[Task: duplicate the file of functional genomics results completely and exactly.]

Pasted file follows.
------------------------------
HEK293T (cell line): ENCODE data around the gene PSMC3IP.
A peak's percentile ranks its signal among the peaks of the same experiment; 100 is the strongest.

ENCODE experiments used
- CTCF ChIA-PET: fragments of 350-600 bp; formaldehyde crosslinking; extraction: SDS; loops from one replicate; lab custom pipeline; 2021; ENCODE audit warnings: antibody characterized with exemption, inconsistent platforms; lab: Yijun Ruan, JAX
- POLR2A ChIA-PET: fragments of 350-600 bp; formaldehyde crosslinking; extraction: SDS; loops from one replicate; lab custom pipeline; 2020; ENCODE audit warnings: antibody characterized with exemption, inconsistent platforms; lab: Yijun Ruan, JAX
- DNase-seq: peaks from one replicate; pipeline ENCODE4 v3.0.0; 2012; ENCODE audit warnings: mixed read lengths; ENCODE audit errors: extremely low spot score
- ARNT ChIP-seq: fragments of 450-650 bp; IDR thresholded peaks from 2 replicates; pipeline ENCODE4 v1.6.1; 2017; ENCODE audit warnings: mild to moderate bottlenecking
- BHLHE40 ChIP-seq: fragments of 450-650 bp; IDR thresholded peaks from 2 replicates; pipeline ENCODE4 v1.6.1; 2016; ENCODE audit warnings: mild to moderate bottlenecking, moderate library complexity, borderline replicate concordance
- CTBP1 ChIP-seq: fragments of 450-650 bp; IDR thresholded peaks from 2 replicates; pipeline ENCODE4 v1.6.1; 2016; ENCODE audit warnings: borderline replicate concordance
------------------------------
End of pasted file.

HEK293T (cell line): ENCODE data around the gene PSMC3IP.
A peak's percentile ranks its signal among the peaks of the same experiment; 100 is the strongest.

ENCODE experiments used
- CTCF ChIA-PET: fragments of 350-600 bp; formaldehyde crosslinking; extraction: SDS; loops from one replicate; lab custom pipeline; 2021; ENCODE audit warnings: antibody characterized with exemption, inconsistent platforms; lab: Yijun Ruan, JAX
- POLR2A ChIA-PET: fragments of 350-600 bp; formaldehyde crosslinking; extraction: SDS; loops from one replicate; lab custom pipeline; 2020; ENCODE audit warnings: antibody characterized with exemption, inconsistent platforms; lab: Yijun Ruan, JAX
- DNase-seq: peaks from one replicate; pipeline ENCODE4 v3.0.0; 2012; ENCODE audit warnings: mixed read lengths; ENCODE audit errors: extremely low spot score
- ARNT ChIP-seq: fragments of 450-650 bp; IDR thresholded peaks from 2 replicates; pipeline ENCODE4 v1.6.1; 2017; ENCODE audit warnings: mild to moderate bottlenecking
- BHLHE40 ChIP-seq: fragments of 450-650 bp; IDR thresholded peaks from 2 replicates; pipeline ENCODE4 v1.6.1; 2016; ENCODE audit warnings: mild to moderate bottlenecking, moderate library complexity, borderline replicate concordance
- CTBP1 ChIP-seq: fragments of 450-650 bp; IDR thresholded peaks from 2 replicates; pipeline ENCODE4 v1.6.1; 2016; ENCODE audit warnings: borderline replicate concordance